Photo by Jacob Appelbaum (Wikimedia Commons)
On Sunday afternoon at the Transmediale, I heard former NSA employee and whistleblower William Binney (photo) speak in depth and passionately about his country's surveillance of the entire internet: from email to apps to social networks. What he said could be summarised with "We're living in a global police state". This was a man who helped design the global surveillance systems behind that police state. We have no reason to doubt he's telling the truth.
German civil society is attempting to fight back. Hacker group Chaos Computer Club, online rights activists Digital Courage (organisers of the famed Big Brother Awards) and the International League for Human Rights have filed a criminal complaint with the Federal Public Prosecutor against Angela Merkel, her government, the heads of Germany's various intelligence agencies as well as UK and US intelligence agencies. The charges include unlawful intelligence operations, infringement of the personal and private sphere, and obstruction of justice. The group's lawyer hopes to call Edward Snowden as a witness.
Rolf Goessner, vice president of the International League for Human Rights, explained why his organisation is backing the legal action: “The constitutionally granted right to communicate without being surveilled is an indispensable prerequisite for an open, democratic society – but it is being violated under the current circumstances of mass surveillance. Despite the fact that the protection of its citizens along with preventing the erosion of the constitutional democracy itself belong to the Federal Government’s core duties, it has unlawfully refrained from protecting citizens and enterprises effected by economic espionage from this hostile attack.”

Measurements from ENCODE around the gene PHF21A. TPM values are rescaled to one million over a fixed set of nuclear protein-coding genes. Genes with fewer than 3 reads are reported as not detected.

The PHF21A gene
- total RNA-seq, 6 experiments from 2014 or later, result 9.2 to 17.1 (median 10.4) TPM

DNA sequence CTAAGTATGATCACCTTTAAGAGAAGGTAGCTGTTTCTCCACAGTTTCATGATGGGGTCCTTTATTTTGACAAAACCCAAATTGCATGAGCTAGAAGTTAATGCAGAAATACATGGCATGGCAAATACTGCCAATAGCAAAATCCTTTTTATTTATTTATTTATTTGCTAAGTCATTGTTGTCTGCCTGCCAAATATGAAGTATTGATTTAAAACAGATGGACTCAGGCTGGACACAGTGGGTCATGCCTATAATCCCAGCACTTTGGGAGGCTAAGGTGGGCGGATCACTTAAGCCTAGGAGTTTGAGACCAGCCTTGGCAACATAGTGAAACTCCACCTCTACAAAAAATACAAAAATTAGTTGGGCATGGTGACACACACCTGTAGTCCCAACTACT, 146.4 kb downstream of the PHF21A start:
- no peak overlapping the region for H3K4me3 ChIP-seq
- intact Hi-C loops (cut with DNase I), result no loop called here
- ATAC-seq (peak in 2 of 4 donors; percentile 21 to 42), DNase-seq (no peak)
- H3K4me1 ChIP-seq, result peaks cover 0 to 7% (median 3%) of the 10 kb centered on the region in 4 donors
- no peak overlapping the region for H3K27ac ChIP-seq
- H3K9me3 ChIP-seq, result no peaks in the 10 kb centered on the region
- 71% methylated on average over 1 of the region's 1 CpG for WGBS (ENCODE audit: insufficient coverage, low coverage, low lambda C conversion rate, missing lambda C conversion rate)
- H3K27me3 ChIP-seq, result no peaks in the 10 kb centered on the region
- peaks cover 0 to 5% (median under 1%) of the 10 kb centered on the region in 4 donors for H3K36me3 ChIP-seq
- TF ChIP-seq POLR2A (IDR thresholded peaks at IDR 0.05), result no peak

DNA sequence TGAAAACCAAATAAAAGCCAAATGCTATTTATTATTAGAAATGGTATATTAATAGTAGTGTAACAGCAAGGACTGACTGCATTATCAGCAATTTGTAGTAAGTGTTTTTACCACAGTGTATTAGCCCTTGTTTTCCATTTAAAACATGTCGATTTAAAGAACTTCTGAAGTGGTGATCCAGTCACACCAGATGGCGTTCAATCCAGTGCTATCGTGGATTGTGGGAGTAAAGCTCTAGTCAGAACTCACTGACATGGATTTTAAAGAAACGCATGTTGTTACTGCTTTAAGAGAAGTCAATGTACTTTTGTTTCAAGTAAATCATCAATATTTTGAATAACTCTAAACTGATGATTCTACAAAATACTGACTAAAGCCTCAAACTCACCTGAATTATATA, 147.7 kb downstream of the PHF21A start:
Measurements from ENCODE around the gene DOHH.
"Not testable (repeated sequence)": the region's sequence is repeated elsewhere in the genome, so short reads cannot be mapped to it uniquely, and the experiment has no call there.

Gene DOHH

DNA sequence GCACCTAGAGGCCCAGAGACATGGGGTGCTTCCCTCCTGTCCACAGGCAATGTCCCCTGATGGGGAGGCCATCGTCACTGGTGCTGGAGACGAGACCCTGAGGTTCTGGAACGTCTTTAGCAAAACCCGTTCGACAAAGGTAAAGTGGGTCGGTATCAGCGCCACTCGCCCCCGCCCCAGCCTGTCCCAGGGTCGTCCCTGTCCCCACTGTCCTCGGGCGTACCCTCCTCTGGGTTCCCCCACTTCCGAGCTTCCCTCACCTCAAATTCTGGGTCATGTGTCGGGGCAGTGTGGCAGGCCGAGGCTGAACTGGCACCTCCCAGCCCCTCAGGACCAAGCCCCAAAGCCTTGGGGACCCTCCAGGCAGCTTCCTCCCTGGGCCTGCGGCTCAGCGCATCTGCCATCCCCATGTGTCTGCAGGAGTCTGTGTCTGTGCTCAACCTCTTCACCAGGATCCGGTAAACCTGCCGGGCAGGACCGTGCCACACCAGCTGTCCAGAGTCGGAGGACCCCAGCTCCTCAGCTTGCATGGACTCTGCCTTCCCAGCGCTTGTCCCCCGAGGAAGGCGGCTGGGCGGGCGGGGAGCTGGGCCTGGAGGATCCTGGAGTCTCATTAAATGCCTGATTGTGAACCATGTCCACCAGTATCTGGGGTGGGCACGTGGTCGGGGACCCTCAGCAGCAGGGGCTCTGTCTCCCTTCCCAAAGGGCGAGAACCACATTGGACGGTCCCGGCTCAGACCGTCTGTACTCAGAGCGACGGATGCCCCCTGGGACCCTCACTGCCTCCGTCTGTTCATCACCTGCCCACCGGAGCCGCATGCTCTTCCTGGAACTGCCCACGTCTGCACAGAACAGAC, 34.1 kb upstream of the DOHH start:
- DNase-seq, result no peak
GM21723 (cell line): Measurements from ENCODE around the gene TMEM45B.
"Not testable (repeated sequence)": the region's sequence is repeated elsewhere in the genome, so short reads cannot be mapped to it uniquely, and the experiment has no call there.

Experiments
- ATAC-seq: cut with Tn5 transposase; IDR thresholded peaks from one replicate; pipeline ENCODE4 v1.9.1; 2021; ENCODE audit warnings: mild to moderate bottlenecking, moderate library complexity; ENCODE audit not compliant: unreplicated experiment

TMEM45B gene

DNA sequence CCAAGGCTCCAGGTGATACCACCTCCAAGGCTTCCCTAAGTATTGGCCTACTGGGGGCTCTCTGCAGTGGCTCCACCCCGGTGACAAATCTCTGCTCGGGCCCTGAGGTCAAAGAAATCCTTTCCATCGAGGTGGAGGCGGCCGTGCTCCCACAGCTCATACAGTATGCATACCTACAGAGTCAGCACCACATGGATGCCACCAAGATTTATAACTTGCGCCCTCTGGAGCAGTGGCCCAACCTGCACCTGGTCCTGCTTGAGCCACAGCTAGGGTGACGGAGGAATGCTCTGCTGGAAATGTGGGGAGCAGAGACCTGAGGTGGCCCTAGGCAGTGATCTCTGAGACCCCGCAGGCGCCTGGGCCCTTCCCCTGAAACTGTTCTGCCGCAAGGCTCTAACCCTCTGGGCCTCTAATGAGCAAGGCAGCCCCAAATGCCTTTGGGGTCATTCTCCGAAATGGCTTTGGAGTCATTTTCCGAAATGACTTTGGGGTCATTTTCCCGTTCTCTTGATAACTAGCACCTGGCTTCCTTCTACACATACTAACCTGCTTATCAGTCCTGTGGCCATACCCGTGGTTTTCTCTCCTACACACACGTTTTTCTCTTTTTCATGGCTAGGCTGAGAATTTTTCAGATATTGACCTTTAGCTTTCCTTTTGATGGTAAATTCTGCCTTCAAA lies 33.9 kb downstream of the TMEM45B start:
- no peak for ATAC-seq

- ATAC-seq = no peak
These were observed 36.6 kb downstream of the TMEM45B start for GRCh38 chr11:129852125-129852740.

Not everyone's impressed, of course. The conservative Springer Verlag dismissed the lawsuit with a disgusting editorial in Die Welt accusing the Chaos Computer Club of hypocrisy, citing a CCC statement on hacker ethics: "'Access to computers and everything that can show us how this world works, should be unlimited and complete. All information must be free.' The NSA has believed that for a long time." Comparing the values of the CCC and the NSA? Really? Surely only Springer is capable of such cynicism.
The question is, will the Federal Public Prosecutor Harald Range actually grow a pair and take on the case? Unlikely. It's just too big for Germany. Back in December Range said there was too little evidence in the Snowden documents to justify a full-scale investigation. Yes, he really said that. Hence, the new demand to get Snowden to testify.
Only when Angela "the internet is new territory for all of us" Merkel found out in October from the Snowden leaks that her own phone had been tapped by the NSA, did she begin to take the matter seriously. She summoned the US ambassador and ordered some new phones. And in her speech in the Bundestag last Wednesday, Merkel said "Actions where the ends justify the means, where everything that is technically possible is done, harms trust." Well done, boss. But then she added, rather wimpishly: "Germany cannot wish for a better partner than the United States of America," she said. Meaning she won't push for a "no spy" agreement with the US at the risk of endangering free trade talks. She could have just said, "Please keep buying our cars, Big Brother."
The CCC charges are unlikely to result in a full-scale investigation of the German secret service and their complicity with the NSA, but they will put a little more pressure on the government to do something. And that's a good thing.